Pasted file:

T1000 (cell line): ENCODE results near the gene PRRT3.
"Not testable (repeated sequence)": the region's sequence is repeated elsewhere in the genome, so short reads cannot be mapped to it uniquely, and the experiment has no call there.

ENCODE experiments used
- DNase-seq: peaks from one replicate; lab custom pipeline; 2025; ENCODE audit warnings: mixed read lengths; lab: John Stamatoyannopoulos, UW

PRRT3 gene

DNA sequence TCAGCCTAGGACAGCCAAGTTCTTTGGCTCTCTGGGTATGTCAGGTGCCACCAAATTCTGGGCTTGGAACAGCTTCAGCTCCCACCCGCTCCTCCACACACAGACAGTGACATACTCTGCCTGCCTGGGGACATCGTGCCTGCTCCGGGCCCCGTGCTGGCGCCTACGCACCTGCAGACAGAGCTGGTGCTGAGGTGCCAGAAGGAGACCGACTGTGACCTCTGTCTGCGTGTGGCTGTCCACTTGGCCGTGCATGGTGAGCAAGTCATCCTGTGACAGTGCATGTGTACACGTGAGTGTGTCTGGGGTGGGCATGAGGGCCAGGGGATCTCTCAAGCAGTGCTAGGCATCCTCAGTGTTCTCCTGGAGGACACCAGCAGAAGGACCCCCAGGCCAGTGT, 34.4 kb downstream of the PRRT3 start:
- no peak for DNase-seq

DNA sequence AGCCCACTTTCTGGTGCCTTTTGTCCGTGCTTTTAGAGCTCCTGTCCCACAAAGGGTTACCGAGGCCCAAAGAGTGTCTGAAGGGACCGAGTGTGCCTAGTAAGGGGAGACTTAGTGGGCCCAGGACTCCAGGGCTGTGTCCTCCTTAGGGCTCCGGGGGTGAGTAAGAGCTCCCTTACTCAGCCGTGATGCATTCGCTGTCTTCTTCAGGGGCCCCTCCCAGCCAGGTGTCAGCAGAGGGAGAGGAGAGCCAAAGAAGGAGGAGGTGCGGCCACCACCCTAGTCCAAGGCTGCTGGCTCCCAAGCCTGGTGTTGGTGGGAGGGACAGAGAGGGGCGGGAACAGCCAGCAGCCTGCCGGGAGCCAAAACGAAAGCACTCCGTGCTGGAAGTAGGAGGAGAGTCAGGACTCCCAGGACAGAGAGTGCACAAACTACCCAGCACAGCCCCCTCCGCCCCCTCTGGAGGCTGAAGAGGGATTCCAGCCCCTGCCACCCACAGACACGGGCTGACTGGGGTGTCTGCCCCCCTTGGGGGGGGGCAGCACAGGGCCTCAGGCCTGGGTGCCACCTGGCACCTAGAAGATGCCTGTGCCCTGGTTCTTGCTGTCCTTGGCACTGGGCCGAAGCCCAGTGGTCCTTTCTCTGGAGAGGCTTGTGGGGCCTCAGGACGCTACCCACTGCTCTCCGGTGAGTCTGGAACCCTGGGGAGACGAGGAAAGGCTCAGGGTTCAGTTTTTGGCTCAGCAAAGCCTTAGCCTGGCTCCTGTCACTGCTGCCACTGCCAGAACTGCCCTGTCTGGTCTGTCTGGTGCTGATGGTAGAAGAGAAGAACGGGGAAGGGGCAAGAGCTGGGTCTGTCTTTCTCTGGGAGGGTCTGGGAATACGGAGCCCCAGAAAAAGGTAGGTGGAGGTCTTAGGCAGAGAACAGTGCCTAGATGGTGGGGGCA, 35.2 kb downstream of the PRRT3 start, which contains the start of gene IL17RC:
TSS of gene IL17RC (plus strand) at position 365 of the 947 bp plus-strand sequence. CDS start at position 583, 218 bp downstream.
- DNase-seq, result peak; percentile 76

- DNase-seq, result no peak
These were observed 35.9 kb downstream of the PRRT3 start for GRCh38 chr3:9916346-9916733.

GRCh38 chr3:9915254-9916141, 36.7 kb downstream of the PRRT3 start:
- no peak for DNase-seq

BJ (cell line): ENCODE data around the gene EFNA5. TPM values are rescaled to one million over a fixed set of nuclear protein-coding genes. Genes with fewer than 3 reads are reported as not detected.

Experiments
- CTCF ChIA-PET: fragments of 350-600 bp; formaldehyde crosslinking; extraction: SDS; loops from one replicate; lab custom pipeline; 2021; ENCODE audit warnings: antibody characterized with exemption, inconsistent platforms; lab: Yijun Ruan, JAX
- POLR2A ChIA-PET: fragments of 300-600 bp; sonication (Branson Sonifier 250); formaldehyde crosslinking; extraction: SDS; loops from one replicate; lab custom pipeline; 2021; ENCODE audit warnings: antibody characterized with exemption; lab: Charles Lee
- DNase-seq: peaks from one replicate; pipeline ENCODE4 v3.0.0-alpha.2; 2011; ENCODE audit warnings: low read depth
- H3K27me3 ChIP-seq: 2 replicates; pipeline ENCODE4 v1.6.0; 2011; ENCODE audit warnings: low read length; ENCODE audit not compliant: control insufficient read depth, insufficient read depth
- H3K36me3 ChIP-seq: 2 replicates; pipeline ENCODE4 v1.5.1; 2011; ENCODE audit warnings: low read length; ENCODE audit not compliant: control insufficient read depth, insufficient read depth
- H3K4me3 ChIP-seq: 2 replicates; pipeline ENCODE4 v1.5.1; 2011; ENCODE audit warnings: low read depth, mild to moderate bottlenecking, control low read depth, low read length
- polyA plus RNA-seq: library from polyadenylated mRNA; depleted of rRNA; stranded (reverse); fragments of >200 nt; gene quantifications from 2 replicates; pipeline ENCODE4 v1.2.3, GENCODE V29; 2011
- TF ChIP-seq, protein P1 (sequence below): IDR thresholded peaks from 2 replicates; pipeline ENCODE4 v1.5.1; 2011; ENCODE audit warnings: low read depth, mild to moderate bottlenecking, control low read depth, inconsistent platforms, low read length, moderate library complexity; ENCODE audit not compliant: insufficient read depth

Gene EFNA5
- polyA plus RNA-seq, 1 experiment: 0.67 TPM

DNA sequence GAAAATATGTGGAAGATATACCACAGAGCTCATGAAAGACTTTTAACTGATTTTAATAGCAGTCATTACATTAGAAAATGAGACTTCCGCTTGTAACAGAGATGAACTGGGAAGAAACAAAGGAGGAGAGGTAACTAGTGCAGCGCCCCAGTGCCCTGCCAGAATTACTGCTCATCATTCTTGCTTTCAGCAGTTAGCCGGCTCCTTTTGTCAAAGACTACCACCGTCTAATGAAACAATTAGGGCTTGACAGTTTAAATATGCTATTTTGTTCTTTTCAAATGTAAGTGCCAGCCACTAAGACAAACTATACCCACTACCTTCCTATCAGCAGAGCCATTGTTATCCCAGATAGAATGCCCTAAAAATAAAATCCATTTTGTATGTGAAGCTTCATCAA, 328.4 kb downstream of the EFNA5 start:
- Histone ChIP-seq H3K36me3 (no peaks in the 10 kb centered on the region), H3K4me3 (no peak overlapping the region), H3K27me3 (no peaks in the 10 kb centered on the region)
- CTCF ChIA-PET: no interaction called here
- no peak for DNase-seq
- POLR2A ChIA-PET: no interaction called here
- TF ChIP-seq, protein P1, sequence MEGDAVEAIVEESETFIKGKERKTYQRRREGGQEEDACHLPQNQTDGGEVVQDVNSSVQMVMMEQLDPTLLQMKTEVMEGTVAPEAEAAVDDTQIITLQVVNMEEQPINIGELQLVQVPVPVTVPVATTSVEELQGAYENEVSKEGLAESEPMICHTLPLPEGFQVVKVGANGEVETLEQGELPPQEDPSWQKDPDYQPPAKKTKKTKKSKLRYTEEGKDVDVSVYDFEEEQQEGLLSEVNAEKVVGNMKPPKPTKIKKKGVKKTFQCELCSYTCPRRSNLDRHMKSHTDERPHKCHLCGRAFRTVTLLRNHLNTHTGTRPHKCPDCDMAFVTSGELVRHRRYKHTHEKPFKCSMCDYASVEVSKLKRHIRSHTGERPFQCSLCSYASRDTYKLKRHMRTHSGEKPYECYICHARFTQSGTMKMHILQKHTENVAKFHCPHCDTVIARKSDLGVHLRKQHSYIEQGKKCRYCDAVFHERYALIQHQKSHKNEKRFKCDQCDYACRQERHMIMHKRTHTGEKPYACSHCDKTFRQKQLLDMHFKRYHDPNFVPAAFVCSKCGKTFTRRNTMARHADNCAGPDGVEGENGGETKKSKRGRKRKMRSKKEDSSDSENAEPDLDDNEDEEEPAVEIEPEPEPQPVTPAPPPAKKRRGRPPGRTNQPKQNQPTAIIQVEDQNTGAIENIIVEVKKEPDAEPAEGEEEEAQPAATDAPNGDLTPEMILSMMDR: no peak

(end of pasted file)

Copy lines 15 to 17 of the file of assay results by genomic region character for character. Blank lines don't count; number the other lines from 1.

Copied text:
BJ (cell line): ENCODE data around the gene EFNA5. TPM values are rescaled to one million over a fixed set of nuclear protein-coding genes. Genes with fewer than 3 reads are reported as not detected.

Experiments
- CTCF ChIA-PET: fragments of 350-600 bp; formaldehyde crosslinking; extraction: SDS; loops from one replicate; lab custom pipeline; 2021; ENCODE audit warnings: antibody characterized with exemption, inconsistent platforms; lab: Yijun Ruan, JAX